Wednesday, January 26, 2011

Simply a Good Day

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The tunnel leading down into an old World War II bunker in Curtis's hometown. 
It all started in the hallway.

I was standing outside my door, watching the students pass between periods: classroom-locker-chat-locker-classroom. Then a student walked up to me and asked me a question: Can I chew gum in your class?

Now this answer has changed in the past year. At my last school, gum was not allowed. That's not to say that the stealth teenagers didn't try to sneak it every opportunity they got, it's just that when I heard it, saw it, smelled it, I asked them to spit it out.

At this school, gum is up to the discretion of the the teacher. Knowing that trying to outlaw gum in a school where my students likely chew in every other room was an uphill battle, I told the students they could chew as much as they wanted--until it became a distraction. If I saw it or heard it, it was gone.

And that's what I reminded this student, slightly surprised that he still didn't know the policy after our five months together. On the other hand, that fits this student. He's not very great at paying attention, and doesn't often notice details. He's not the most mature, and capitalizes on every possible opportunity to elicit a laugh. As a result, he's gotten in his fair share of trouble.

If there were a mature student in the 8th grade, it wouldn't be him.

Despite all of these realities, I humored him when he pulled out a pack of gum and I saw it was Trident Layers--one of my personal favorites.
"That's a good pack of gum," I commented to him as we stood together in the hallway.
Without missing a beat, he quickly replied, "You want some?" as if I was one of his buddies, and we were sharing a bag of chips.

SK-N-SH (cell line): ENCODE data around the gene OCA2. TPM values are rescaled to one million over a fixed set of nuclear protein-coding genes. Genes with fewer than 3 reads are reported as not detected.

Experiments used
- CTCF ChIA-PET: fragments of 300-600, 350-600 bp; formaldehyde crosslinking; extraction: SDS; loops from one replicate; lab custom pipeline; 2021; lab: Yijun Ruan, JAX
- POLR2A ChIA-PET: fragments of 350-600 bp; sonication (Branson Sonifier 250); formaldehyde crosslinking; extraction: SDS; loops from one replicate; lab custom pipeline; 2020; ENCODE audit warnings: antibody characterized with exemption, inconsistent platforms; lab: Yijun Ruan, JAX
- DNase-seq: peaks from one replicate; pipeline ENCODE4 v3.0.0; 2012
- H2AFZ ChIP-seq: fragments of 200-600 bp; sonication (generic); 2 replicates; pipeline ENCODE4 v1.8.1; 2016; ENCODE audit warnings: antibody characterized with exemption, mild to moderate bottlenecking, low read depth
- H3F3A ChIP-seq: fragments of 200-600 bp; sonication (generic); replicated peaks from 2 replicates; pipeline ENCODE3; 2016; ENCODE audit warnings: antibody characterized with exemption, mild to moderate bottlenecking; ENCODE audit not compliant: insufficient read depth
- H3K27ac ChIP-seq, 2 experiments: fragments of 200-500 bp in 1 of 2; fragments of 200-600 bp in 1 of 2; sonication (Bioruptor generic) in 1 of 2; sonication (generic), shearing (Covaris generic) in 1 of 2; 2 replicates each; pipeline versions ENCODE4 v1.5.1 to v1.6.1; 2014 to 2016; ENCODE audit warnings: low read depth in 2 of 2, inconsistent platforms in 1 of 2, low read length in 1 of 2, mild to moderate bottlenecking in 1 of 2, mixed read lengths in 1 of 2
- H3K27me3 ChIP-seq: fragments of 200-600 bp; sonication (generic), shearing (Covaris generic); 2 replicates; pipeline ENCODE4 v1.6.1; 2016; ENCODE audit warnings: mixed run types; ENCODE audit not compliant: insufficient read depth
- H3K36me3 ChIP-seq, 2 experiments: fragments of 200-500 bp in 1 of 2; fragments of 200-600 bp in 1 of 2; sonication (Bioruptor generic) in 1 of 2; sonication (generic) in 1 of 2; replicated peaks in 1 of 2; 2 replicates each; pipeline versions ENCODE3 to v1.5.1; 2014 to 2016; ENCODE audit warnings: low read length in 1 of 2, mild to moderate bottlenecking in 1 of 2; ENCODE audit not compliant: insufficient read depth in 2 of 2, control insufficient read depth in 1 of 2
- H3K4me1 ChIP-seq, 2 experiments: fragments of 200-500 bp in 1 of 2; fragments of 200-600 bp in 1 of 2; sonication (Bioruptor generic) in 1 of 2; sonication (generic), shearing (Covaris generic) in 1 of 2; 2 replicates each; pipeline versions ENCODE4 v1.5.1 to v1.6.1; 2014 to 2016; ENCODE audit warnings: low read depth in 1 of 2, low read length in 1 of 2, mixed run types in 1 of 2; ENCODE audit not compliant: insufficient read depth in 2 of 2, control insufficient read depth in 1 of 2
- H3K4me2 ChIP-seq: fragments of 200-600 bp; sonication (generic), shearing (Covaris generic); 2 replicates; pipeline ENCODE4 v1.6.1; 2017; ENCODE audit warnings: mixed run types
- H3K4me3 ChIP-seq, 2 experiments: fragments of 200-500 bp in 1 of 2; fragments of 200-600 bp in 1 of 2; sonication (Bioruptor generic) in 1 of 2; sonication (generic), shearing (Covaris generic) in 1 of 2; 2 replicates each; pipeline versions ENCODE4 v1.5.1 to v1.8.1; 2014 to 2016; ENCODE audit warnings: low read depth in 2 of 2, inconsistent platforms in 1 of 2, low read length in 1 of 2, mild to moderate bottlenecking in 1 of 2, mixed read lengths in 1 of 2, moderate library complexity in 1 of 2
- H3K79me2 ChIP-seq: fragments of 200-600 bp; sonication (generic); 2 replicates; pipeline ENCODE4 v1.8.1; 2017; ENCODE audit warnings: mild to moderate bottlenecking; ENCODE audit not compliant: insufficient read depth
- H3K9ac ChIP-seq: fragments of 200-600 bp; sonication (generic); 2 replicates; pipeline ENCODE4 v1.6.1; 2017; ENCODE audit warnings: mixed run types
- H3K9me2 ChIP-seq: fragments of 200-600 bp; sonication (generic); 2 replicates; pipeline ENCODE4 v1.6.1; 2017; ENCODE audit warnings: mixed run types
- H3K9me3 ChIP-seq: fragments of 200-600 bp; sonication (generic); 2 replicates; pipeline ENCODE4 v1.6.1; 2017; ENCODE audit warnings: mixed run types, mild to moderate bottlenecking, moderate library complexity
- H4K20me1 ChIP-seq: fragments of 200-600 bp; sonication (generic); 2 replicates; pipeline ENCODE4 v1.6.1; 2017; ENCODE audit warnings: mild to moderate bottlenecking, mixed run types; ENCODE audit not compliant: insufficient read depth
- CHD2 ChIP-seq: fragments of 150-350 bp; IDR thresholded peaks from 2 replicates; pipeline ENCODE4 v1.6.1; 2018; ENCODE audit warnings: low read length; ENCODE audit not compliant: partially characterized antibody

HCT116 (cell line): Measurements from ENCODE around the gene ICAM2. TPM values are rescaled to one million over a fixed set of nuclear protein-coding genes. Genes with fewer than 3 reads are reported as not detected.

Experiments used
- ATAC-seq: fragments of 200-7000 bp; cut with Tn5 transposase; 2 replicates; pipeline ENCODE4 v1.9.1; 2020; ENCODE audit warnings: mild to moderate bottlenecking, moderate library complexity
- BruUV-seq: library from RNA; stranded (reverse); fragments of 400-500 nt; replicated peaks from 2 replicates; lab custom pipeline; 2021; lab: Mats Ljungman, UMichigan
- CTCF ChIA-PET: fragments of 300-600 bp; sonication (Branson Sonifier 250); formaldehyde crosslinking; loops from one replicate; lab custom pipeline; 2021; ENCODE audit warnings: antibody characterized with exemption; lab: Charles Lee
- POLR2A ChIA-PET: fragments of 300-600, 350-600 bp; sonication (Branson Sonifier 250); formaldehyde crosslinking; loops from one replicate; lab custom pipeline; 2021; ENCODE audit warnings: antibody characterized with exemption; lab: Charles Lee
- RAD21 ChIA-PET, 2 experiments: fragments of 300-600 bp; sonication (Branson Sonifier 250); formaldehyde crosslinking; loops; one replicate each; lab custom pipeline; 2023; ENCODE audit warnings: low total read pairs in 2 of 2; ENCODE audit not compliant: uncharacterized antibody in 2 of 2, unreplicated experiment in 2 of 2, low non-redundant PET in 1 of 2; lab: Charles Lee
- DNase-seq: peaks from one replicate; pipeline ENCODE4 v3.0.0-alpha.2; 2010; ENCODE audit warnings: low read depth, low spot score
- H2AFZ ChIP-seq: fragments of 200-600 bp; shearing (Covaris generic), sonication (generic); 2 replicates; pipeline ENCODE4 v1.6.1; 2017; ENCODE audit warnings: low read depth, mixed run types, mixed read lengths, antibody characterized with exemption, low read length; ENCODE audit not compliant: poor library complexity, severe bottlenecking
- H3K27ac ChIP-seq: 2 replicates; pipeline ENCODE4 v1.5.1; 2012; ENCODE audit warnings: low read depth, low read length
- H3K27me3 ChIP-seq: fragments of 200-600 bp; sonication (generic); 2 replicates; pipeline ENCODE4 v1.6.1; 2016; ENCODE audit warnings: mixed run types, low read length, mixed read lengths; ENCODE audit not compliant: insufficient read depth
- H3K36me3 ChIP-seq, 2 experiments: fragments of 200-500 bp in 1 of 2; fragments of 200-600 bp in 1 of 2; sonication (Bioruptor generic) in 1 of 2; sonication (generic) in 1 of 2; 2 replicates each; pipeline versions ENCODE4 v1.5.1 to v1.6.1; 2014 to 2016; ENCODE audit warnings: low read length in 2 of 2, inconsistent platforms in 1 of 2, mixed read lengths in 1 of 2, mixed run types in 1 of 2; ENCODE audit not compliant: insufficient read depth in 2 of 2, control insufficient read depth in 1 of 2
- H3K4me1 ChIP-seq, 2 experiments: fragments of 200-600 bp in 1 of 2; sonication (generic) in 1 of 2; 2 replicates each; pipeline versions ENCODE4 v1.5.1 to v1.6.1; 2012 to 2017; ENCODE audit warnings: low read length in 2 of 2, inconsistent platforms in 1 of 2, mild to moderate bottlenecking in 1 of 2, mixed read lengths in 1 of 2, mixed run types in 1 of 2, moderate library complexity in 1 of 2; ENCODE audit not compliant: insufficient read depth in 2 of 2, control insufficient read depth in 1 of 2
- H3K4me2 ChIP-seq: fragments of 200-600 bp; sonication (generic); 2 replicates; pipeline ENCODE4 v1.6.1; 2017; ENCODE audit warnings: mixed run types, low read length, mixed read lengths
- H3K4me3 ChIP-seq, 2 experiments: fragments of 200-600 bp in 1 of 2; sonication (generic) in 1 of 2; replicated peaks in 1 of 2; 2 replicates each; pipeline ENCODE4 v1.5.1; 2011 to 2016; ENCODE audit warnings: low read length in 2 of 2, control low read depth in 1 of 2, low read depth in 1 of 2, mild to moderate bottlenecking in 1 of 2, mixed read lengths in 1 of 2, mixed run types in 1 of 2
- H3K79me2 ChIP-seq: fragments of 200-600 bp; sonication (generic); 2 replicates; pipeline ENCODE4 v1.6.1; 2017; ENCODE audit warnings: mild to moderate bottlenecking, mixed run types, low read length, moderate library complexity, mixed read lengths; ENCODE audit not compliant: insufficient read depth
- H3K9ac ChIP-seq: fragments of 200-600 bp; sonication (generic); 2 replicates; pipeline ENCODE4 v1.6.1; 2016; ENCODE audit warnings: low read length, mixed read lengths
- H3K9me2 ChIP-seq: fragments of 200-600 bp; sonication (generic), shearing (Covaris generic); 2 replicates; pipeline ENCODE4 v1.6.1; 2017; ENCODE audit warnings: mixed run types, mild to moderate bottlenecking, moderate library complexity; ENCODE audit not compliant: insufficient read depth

"Thanks for the offer" I told him "But I don't like to chew gum when I'm talking in front of everyone." He smiled and nodded hid head, and headed back into the classroom while I corraled the stragglers into the classroom before the bell.

Toward the end of the period, when I finally made it back to my desk, I found a piece of gum neatly placed in the middle of my computer keyboard. It was a small gift, stealthily placed, and never mentioned.

And it made my day.

There are a lot of up and down moments in teaching, almost like I am plucking petals off a daisy daily. The petals proclaim "they love me; they love me not" depending on how much they love my lesson, hate the assignment, are getting along with their friends, or parents or relatives. I deal with a lot of variables, very few of which I have any control over. I care a lot for my students, but I am rarely convinced they have any idea.

One piece of gum? A token, a gift, a small act that made the day a little brighter.

I'll take it--any day.

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